I’m now an MCPD!

MCPD-RGBEver since I passed my MCTS exam back in December last year, I’ve been hard at work doing further study and practice to attempt to pass the follow-up exam 70-576: PRO: Designing and Developing Microsoft SharePoint 2010 Applications.


Well, I finally took that exam earlier this week and I’m pleased to report that I’ve passed!  Once again, I managed to get 100% on the exam, although I really don’t know how I achieved such a high percentage score this time around as I was convinced I’d got answers to some of the questions wrong!  Again, I’m over the moon with my result!


Passing this exam has now earned me the distinguished certification of:

Microsoft Certified Professional Developer – SharePoint Developer 2010


In taking these two exams within the last couple of months, it seems I’ve stirred something inside of me that quite likes the idea of acquiring further Microsoft Certification.  For now, though, I think I’ll take a little break from the intense study that I’ve done of the SharePoint platform, although I’ll still be using SharePoint 2010 quite frequently.  I seem to have amassed a fair sized collection of other tech books in the intervening period that I really need to get on with reading!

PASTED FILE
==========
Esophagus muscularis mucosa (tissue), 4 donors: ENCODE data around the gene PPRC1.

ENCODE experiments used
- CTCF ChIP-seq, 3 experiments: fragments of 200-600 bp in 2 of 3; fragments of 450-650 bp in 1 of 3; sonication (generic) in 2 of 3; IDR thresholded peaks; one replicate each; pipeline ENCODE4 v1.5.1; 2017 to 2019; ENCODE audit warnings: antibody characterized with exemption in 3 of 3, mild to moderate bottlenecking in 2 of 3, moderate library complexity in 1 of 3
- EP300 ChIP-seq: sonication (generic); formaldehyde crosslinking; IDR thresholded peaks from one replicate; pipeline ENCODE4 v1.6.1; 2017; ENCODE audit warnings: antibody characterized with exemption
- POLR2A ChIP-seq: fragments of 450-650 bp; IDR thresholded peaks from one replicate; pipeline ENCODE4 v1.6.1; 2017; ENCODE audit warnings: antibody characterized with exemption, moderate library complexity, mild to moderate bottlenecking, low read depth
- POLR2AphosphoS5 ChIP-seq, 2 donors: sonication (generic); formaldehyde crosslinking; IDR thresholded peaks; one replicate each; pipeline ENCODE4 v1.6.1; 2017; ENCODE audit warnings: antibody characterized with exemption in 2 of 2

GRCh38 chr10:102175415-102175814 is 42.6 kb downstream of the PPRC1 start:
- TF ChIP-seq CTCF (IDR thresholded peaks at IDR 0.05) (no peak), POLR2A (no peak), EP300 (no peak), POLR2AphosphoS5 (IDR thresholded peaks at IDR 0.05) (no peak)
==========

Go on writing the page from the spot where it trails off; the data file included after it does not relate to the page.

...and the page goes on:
Mercurial Pushes and the authorization failure of doom!


imageEver get the notorious “abort: authorization failed” message from a Mercurial “push” command??


You are not alone!


It seems the way to fix this is to always ensure that the Bitbucket username is specified within the “remote repository” URL!


imagei.e. the remote repository URL should be something like “https://craigtp@bitbucket.org/craigtp/fizzbuzz” and NOT “https://bitbucket.org/craigtp/fizzbuzz” – See the screenshot to the right.  In this case, my username is “craigtp”, obviously, replace that with your own username for your own repository/Bitbucket account.